Big Bill Broonzy. Marty Stuart, Chris LeDoux, Jimmie Rodgers, and Tammy Wynette. B.B. King, Son House, Junior Kimbrough, and Hound Dog Taylor.

Elvis Presley, the king of rock and roll . . . .

I have taken some good natured ribbing in my day about my home state, but I’ll tell you this here and now; few states in the Union can rival the musical pedigree of Mississippi. The native sons and daughters of the Magnolia State read like a who’s who of the blues and country music, and that list above only scratches the surface.

Heck, I can even claim Lance Bass, Afroman, and Britney Spears as fellow Mississippians.

Now you can add The Weeks to the list of great bands and musicians that hail from Mississippi. Though they have been making music together for over ten years – having been playing together since they were in their teens –  last week’s release of their newest record, Easy, only recently brought them across my radar.

And I’m glad I have made their musical acquaintance. Their sound bridges the gap between gritty Southern garage rock and the early nineties grunge of my college days and rolls easy on my ears.

I recently caught up with guitarist Sam Williams to chat about the new record, making music easy, and Mississippi musical heroes.

BRO – You titled the new record Easy, a nod towards the comfort level the band shares when making music together. That’s a far cry better than Total Drag or Pure Drudgery, right?

SW – Yup! After ten years of making music together, communication becomes paramount. We’ve been fortunate enough to know all along that communication is something you have to work on every single day in a working relationship. We’ve seen a lot of bands go down because they’re unwilling to discuss stressful or problematic stuff, but that, along with all the other potentially devastating moments of being in a band, have always been answered with a simple “easy” from us. It also stems from the increasingly absent bravado in rock and roll lately. If you don’t think that your band is the beast band,  you’re doing it wrong.

BRO – Do you have a secret for making the making of music easy?

SW – With this record, we spent an entire summer having slumber parties and getting back to our high school days of grilling out with a bottle of whiskey and a fat bag of doja. No expectations, no limits, no reservations. We put together a really tight calendar that lasted about three months that was just organized chaos. We took out the time limits and the idea of What’s the single, though? and that helped immensely. Not shooting for a certain style or putting restrictions on a song before it’s created is really important. You have to let the song steer itself. If you try to get ahead of it, it usually falls short of your expectations. Finding the right people to make music with is huge, too, obviously. When you put four like minded folks in a room for a decade, things get exponentially easier.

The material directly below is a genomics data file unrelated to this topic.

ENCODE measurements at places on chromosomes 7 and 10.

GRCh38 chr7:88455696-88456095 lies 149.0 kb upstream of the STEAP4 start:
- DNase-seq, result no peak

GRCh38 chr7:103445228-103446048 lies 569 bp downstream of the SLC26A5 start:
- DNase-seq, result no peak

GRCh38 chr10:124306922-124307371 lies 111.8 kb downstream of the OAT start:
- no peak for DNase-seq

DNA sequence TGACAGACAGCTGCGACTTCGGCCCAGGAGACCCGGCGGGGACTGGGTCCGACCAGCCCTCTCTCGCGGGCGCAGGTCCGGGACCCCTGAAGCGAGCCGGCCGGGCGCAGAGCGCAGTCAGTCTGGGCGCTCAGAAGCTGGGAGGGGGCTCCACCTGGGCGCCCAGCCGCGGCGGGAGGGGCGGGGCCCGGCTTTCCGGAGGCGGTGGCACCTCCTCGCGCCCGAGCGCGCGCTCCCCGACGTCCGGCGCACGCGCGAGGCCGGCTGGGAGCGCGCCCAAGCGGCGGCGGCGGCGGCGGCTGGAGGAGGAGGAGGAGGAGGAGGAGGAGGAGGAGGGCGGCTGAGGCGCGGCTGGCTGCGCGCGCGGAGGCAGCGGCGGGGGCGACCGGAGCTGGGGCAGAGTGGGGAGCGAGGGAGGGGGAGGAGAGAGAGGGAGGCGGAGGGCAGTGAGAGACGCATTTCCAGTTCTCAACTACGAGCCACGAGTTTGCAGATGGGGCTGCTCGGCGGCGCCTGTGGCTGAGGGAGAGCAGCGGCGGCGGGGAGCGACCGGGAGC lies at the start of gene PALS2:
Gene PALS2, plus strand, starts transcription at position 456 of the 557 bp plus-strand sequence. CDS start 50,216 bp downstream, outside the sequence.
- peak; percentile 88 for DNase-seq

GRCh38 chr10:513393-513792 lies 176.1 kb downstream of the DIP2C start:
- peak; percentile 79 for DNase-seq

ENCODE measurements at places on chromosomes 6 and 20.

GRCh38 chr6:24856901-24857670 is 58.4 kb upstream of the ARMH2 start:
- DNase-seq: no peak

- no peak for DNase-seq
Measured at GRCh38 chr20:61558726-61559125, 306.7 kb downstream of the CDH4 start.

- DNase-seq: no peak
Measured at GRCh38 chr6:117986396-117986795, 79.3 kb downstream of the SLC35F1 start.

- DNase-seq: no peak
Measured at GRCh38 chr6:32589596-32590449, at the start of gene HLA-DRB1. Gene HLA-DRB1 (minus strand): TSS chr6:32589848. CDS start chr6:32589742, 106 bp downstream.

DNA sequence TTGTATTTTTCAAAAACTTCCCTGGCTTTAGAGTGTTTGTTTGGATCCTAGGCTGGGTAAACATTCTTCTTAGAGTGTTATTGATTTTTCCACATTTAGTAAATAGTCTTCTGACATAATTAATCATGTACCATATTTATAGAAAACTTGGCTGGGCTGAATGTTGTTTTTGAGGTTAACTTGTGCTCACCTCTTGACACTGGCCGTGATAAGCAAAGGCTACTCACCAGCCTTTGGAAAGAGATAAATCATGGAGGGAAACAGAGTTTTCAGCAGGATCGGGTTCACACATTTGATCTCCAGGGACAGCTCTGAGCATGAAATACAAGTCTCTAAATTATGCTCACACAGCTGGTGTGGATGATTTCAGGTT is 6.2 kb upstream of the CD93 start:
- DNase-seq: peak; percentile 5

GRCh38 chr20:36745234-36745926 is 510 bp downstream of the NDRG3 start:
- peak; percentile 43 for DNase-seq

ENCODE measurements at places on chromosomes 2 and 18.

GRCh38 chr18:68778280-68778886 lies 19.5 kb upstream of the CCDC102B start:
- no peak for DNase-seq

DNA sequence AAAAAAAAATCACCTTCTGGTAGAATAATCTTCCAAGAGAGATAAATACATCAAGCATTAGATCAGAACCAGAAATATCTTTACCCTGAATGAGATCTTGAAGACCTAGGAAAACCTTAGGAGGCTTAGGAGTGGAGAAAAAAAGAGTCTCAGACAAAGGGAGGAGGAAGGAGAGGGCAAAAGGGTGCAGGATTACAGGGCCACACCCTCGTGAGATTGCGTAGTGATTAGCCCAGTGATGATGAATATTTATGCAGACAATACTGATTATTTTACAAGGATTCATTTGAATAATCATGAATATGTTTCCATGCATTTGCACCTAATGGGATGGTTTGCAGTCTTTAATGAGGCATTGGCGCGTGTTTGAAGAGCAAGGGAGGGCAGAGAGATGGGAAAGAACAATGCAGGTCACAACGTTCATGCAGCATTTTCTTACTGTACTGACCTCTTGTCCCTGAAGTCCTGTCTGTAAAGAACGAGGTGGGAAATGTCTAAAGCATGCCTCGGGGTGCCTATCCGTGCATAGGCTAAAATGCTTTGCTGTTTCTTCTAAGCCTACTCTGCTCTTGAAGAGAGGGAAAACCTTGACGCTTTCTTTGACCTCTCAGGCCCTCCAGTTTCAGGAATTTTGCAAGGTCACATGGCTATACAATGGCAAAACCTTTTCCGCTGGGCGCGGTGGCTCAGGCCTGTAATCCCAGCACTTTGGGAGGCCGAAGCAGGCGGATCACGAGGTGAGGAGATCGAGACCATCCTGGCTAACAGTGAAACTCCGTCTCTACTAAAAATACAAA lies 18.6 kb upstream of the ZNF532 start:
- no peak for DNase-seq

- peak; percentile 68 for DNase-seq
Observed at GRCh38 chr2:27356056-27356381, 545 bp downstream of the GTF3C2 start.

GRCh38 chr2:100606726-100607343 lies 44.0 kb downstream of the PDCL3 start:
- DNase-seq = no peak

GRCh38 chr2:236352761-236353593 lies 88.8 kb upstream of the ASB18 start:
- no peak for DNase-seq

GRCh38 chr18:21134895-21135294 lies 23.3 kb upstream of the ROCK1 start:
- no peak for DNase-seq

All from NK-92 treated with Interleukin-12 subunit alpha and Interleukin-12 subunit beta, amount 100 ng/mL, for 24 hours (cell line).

BRO – We are featuring “Ike” on this month’s Trail Mix. What’s the story behind the song?

SW – It goes back to the idea of watching a lot of great bands fall apart along the way. It’s always about just moving forward and taking what you’ve learned with you. Never get comfortable. Comfort is the gateway drug to complacency. “Too much time and too much talkin’,” man.

BRO – You recorded the new record at Ardent Studios in Memphis. Could you feel the vibes from this historic studio creeping into your sessions?

SW – It was unreal to be in a room that created so many iconic records for us. To think that the organ on the record is actually Booker T’s organ from Green Onions . . . . That’s insane! To have Jody Stephens, the drummer from Big Star, pop his head in and check on you? It was surreal. ZZ Top’s Tres Hombres, The Replacements’ Pleased To Meet Me . . . the list is endless. It’s unfortunate so many bands are steering towards home studios when places like this are still around. People have this mindset that studios with that kind of history are out of their price range when, really, they’re right on par with their buddy’s place. The soul of Ardent Studios permeates every recording that leaves there and we feel really fortunate and grateful to have it be a part of Easy.

BRO – Favorite musical hero from Mississippi?

SW – For us, it’d have to be Luther Dickinson. Watching what he and his brother Cody have done over the last twenty years with The North Mississippi All Stars is a big part of our blueprint. We’ve been watching them since we were wee tots and getting to tour with them and become friends with them, and seeing how the create and live their lives, has been really helpful and influential to us. They embody the spirit of Mississippi to a T.

You can find The Weeks throughout the Southeast over the coming weeks, with dates in Alabama, Tennessee, Georgia, North Carolina, and Mississippi all scheduled. For more information on the band, how you can grab a copy of Easy, or when The Weeks will take to a stage near you, surf over to their website.

Be sure to check out “Ike,” along with tracks from Craig Finn, Orchestra Baobab, That One Eyed Kid, and more on this month’s Trail Mix.